We must have legislation that will protect the Mississippi sharecropper who is put off of his farm because he dares to register to vote. We need a bill that will provide for the homeless and starving people of this nation. We need a bill that will ensure the equality of a maid who earns five dollars a week in a home of a family whose total income is $100,000 a year. We must have a good FEPC bill.
My friends, let us not forget that we are involved in a serious social revolution.9As opposed to Republicans, who are committed to serious social devolution. By and large, American politics is dominated by politicians who build their careers on immoral compromises and ally themselves with open forms of political, economic, and social exploitation.10Nothing new here. There are exceptions, of course.11Hat tip to 2020 Mitt, even if not so much 2012 Mitt. We salute those. But what political leader can stand up and say, “My party is the party of principles”? For the party of Kennedy is also the party of Eastland.12Senator James Eastland. Segregationist Democrat from Mississippi (1941-1978). The party of Javits13Senator Jacob Javits, liberal Republican Senator from New York (1956-1980) is also the party of Goldwater. Where is our party? Where is the political party that will make it unnecessary to march on Washington?14SPOILER ALERT: Not the Republicans.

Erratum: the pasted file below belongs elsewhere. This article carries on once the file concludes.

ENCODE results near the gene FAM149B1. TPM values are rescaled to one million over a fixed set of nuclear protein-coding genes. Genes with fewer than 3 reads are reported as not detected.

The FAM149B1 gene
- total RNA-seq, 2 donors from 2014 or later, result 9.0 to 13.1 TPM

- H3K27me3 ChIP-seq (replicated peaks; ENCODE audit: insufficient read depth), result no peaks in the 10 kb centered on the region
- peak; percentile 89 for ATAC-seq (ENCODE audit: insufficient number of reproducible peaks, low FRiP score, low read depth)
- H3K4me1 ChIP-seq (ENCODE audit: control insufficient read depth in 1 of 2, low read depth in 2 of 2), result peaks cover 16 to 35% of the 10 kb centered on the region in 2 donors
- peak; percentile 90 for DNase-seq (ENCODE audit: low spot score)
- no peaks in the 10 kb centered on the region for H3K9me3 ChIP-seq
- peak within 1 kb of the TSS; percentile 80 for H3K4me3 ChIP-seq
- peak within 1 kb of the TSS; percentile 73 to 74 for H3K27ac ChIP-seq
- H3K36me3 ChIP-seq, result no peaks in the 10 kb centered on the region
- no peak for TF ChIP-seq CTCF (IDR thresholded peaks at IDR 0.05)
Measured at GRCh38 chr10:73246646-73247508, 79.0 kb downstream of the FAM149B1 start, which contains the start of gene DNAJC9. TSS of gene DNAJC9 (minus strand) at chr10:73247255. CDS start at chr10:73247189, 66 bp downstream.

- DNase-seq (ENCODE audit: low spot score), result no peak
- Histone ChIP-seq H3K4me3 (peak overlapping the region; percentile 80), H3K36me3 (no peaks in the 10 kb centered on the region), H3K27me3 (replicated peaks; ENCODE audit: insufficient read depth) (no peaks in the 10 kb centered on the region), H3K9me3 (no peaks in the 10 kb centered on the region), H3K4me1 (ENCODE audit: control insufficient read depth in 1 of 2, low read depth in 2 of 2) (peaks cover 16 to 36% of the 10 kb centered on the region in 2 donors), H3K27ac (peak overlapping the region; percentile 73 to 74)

Where is the political party that will make it unnecessary to march in the streets of Birmingham? Where is the political party that will protect the citizens of Albany, Georgia? Do you know that in Albany, Georgia, nine of our leaders have been indicted, not by the Dixiecrats, but by the federal government for peaceful protest?15It’s probably not coincidence that Albany was an early COVID hotspot, or that human coat-rack Bryan Kemp is purporting to sue any local public official who even mentions the word “mask.” In other words, still not the Republican Party. But what did the federal government do when Albany’s deputy sheriff beat Attorney C.B. King and left him half-dead?16Say his name.What did the federal government do when local police officials kicked and assaulted the pregnant wife of Slater King, and she lost her baby?17Say her name.
To those who have said, “Be patient and wait,” we have long said that we cannot be patient.1857 years now and counting. We do not want our freedom gradually, but we want to be free now! We are tired. We are tired of being beaten by policemen.1957 years now and counting. We are tired of seeing our people locked up in jail over and over again.20You get the idea. And then you holler, “Be patient.”21Probably truer than I’d like to admit, but then I met rich, white people, and the problem became obvious. I apologize for my naivete. How long can we be patient? We want our freedom and we want it now. We do not want to go to jail. But we will go to jail if this is the price we must pay for love, brotherhood, and true peace.22MLK:”Every step toward the goal of justice requires sacrifice, suffering, and struggle; the tireless exertions and passionate concern of dedicated individuals.” Republicans: “I can’t wear a mask because ‘MURICA!”